Genome-wide analysis discloses reversal of the hypoxia-induced changes of gene expression in colon cancer cells by zinc supplementation
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1 Department of Physics of Complex Systems, Weizmann Institute of Science, Rehovot 76100, Israel
2 Department of Pediatric Hematology-Oncology, Chaim Sheba Medical Center and Sackler School of Medicine, Tel-Aviv University, Tel-Aviv, Israel
3 Department of Molecular Cell Biology, Weizmann Institute of Science, Rehovot 76100, Israel
4 Department of Experimental Oncology, Molecular Oncogenesis Laboratory, National Cancer Institute Regina Elena; Rome, Italy
5 Department of Oral Sciences, Nano and Biotechnology, University “G. d’Annunzio”, Chieti, Italy
Received: December 20, 2011; Accepted: December 23, 2011; Published: December 24, 2011;
Keywords: hypoxia, cobalt, pathway analysis, Principal Component Analysis (PCA), cDNA microarray, colon cancer
David Givol, email:
Gabriella D’Orazi, email:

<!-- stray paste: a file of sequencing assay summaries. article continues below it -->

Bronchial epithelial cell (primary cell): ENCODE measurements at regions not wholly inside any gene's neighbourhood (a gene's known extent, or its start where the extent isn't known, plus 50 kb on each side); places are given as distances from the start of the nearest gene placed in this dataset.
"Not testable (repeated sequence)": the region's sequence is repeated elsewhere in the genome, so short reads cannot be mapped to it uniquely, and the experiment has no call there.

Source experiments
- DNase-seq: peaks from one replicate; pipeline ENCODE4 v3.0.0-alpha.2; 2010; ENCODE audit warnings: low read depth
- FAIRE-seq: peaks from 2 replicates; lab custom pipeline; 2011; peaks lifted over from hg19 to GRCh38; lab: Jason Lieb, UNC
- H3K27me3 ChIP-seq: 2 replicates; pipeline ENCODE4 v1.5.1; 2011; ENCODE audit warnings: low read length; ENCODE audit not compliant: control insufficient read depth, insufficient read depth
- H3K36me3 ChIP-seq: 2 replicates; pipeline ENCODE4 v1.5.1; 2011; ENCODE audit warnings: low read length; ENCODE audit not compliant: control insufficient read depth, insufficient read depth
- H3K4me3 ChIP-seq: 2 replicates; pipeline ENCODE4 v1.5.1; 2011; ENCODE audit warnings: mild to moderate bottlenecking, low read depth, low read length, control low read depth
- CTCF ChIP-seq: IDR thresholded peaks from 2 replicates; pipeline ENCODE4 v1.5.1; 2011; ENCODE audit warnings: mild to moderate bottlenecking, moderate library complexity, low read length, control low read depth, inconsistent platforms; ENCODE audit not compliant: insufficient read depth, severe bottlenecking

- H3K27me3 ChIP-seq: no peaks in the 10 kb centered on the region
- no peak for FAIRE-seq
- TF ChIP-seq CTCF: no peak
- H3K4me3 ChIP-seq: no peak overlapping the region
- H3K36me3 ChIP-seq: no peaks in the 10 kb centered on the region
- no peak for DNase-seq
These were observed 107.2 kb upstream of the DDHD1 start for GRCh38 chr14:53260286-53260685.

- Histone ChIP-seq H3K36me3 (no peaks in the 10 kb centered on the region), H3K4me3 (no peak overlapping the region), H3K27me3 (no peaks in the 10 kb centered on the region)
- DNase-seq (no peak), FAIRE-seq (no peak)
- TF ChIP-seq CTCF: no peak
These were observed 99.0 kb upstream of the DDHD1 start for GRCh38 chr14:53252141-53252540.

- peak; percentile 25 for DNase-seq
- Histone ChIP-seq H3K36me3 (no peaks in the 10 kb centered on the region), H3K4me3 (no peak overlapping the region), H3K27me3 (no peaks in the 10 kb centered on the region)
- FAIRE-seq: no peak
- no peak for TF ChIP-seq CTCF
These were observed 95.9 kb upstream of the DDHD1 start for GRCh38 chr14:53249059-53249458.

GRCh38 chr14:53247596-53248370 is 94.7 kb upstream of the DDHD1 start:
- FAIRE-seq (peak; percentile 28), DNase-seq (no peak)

Hypoxia-inducible factor 1 (HIF-1), the major transcription factor specifically activated during hypoxia, regulates genes involved in critical aspects of cancer biology, including angiogenesis, cell proliferation, glycolysis and invasion. The HIF-1a subunit is stabilized by low oxygen, genetic alteration and cobaltous ions, and its over-expression correlates with drug resistance and increased cancer mortality in various cancer types, therefore representing an important anticancer target. Zinc supplementation has been shown to counteract the hypoxic phenotype in cancer cells, in vitro and in vivo, hence, understanding the molecular pathways modulated by zinc under hypoxia may provide the basis for reprogramming signalling pathways for anticancer therapy. Here we performed genome-wide analyses of colon cancer cells treated with combinations of cobalt, zinc and anticancer drug and evaluated the effect of zinc on gene expression patterns. Using Principal Component Analysis we found that zinc markedly reverted the cobalt-induced changes of gene expression, with reactivation of the drug-induced transcription of pro-apoptotic genes. We conclude that the hypoxia pathway is a potential therapeutic target addressed by zinc that also influences tumor cell response to anticancer drug.
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